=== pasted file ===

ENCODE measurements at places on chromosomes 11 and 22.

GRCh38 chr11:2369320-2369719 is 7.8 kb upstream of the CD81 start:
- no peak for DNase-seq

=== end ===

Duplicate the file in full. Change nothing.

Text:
ENCODE measurements at places on chromosomes 11 and 22.

GRCh38 chr11:2369320-2369719 is 7.8 kb upstream of the CD81 start:
- no peak for DNase-seq